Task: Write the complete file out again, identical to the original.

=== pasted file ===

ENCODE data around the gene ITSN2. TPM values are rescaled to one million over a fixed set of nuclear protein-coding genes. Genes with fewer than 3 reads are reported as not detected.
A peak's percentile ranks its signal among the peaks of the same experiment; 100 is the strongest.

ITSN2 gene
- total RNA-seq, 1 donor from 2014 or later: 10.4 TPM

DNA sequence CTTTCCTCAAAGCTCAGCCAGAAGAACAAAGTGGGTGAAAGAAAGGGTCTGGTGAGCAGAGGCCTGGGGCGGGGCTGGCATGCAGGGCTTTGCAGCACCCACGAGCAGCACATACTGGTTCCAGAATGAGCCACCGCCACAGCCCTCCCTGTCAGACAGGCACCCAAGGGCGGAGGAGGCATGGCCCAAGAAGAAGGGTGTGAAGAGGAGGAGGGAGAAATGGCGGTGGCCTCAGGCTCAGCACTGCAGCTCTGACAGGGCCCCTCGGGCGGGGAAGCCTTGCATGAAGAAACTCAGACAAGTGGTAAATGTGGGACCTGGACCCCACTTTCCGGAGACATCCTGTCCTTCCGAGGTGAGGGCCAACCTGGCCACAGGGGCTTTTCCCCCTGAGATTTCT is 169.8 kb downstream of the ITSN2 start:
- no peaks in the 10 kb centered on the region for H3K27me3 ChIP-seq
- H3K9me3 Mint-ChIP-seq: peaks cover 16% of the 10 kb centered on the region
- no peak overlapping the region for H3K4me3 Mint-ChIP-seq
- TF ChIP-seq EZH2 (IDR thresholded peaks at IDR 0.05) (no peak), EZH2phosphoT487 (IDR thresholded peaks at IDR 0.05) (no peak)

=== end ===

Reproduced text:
ENCODE data around the gene ITSN2. TPM values are rescaled to one million over a fixed set of nuclear protein-coding genes. Genes with fewer than 3 reads are reported as not detected.
A peak's percentile ranks its signal among the peaks of the same experiment; 100 is the strongest.

ITSN2 gene
- total RNA-seq, 1 donor from 2014 or later: 10.4 TPM

DNA sequence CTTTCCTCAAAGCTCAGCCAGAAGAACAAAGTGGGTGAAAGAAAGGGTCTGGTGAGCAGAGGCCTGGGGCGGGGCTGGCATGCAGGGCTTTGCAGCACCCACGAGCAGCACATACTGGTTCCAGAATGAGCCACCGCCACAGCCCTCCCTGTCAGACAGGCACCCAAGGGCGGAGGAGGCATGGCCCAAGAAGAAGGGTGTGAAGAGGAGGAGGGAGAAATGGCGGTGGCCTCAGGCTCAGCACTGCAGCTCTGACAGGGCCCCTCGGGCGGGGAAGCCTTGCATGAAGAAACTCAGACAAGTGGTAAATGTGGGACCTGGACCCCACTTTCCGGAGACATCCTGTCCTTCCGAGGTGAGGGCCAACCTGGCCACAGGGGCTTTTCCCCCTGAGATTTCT is 169.8 kb downstream of the ITSN2 start:
- no peaks in the 10 kb centered on the region for H3K27me3 ChIP-seq
- H3K9me3 Mint-ChIP-seq: peaks cover 16% of the 10 kb centered on the region
- no peak overlapping the region for H3K4me3 Mint-ChIP-seq
- TF ChIP-seq EZH2 (IDR thresholded peaks at IDR 0.05) (no peak), EZH2phosphoT487 (IDR thresholded peaks at IDR 0.05) (no peak)